The severity of withdrawal is often determined by the amount and frequency at which alcohol is consumed. Most people who go through acute alcohol withdrawal experience a range of moderate to severe symptoms.
Acute Alcohol Withdrawal Effects
Acute alcohol withdrawal symptoms can manifest in a variety of ways and severities. Common symptoms of alcohol withdrawal syndrome may include:
- Increased heart rate
- Irritability and depression
- Nervousness, anxiety, and paranoia
- Mood swings
- Mental fog
- Loss of appetite
- Dilated pupils
- Nausea and vomiting
- Night sweats or nightmares
- Pale skin color
- Shakiness and tremors
- Burnout and intense fatigue
These symptoms usually subside between a few days and a few weeks after your last drink. Going through withdrawal alone can be mentally taxing and challenging. Choosing to detox in a dedicated recovery center or the home of a loved one is the best option for people who expect their withdrawal symptoms to be more severe than they can manage by themselves.
What to Expect
Withdrawal can start as soon as six to twelve hours, although underlying health conditions, as well as additional substance abuse, can aggravate its effects.
Though mild symptoms may be visible a mere six hours after significantly downscaling alcohol consumption or going cold turkey, not getting the right treatment can quickly lead to more severe symptoms. Understanding the typical alcohol withdrawal timeline can help you or your loved one know what to expect and when it may be necessary to seek medical help.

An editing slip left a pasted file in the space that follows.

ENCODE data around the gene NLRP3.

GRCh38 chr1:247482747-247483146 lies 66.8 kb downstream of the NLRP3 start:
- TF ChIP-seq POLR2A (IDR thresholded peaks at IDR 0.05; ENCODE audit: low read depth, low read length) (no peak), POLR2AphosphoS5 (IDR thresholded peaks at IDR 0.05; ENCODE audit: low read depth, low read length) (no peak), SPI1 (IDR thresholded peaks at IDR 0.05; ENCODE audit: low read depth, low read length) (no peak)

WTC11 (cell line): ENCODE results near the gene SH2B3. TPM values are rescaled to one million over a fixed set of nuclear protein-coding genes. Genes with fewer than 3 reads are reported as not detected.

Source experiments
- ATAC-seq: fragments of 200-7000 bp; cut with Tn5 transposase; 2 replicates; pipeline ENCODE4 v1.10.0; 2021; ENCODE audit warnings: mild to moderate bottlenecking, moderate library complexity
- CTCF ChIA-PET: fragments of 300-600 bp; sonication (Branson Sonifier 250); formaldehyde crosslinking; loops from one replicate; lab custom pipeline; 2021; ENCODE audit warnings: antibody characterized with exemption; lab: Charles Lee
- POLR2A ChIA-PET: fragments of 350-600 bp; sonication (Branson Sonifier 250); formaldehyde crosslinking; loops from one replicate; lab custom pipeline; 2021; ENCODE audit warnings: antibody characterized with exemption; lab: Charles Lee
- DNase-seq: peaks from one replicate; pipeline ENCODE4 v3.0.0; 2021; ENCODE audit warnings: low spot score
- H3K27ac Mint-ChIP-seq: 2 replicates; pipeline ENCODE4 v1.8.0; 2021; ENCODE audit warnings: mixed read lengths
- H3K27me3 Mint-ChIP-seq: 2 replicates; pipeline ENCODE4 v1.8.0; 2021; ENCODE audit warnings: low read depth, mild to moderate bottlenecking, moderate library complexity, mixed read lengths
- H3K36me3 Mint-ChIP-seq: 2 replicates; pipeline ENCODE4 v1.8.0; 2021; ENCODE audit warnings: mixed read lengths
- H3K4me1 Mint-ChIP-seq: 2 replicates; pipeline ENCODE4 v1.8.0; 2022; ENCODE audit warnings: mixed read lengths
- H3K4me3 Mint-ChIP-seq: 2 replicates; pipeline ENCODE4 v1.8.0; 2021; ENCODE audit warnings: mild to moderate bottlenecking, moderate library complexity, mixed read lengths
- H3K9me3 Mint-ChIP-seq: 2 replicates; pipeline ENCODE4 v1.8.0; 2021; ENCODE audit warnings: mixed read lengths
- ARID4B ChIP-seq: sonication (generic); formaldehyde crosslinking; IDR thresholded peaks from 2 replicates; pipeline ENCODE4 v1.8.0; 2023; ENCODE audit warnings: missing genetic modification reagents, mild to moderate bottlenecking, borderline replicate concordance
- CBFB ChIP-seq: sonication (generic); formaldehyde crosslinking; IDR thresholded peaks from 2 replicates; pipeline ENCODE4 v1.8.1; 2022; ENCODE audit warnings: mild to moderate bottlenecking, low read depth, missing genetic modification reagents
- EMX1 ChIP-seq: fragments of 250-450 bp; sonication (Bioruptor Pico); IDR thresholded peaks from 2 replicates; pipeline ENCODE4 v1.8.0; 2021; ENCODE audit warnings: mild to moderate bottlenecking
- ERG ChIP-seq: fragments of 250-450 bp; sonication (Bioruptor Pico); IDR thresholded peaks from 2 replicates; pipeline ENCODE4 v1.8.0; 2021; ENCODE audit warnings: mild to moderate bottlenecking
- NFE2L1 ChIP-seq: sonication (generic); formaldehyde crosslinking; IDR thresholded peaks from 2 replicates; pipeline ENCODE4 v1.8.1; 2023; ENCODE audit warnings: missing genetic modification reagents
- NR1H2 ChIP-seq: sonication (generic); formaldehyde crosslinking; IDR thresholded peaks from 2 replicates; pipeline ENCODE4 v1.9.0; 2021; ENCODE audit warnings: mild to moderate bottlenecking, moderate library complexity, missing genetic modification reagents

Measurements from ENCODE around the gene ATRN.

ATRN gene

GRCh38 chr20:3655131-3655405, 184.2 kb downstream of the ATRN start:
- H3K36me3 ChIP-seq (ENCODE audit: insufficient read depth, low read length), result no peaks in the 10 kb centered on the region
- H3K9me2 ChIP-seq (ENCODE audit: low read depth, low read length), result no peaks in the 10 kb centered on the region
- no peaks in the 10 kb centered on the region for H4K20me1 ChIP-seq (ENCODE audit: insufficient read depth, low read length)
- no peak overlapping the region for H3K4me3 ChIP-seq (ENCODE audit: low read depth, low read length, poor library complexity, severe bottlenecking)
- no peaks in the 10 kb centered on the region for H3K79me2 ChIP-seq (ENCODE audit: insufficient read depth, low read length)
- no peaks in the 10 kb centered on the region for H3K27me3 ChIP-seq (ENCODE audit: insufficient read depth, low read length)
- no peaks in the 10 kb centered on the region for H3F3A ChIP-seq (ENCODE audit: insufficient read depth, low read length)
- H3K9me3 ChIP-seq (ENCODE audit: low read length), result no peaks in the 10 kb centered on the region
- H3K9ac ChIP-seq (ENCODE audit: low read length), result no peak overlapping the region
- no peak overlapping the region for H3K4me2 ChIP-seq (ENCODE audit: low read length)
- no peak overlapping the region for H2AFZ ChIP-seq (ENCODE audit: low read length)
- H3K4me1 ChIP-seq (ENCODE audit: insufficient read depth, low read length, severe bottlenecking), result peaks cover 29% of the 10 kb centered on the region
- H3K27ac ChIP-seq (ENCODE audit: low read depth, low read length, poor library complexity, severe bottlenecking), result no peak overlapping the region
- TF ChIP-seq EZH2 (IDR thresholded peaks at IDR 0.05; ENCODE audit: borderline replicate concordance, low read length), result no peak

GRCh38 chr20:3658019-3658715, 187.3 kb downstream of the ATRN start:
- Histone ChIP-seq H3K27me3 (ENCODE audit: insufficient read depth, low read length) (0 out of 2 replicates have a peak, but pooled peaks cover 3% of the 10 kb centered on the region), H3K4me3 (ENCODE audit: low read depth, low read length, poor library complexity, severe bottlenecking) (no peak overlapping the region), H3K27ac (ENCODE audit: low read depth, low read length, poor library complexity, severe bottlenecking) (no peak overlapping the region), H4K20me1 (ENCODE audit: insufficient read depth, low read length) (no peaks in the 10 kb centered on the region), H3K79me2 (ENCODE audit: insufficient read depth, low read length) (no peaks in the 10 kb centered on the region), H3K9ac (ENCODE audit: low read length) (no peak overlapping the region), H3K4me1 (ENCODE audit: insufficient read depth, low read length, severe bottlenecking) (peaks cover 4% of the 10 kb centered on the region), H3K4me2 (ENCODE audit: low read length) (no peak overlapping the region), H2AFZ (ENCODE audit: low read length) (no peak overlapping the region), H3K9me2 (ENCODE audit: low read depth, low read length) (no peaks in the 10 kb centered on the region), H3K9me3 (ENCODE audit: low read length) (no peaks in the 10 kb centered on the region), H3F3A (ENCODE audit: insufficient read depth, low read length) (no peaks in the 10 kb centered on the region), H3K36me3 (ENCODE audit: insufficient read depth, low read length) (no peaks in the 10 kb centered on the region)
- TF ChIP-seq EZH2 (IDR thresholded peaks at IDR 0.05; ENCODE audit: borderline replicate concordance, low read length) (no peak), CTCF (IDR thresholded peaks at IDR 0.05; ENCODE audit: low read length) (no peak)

Here’s what a generalized withdrawal timeline may look like at various points after the last drink:
- 6 to 12 hours: Initial withdrawal can start with mild symptoms, including excessive sweating, an increased heart rate, high blood pressure, nausea, vomiting, and tremors.
- 12 to 24 hours: You may start experiencing more severe symptoms, including dramatically reduced awareness of your surroundings and hallucinations.
- 24 to 48 hours: Although the severity of your withdrawal symptoms may be decreasing, underlying health conditions can cause unexpected problems during the detox process.
- 48 to 72 hours: If you are experiencing a particularly severe case of acute alcohol withdrawal, you may still be experiencing immobilizing withdrawal symptoms up to 72 hours after your last drink. In the most severe cases, people who are typically heavy drinkers may develop a condition known as delirium tremens.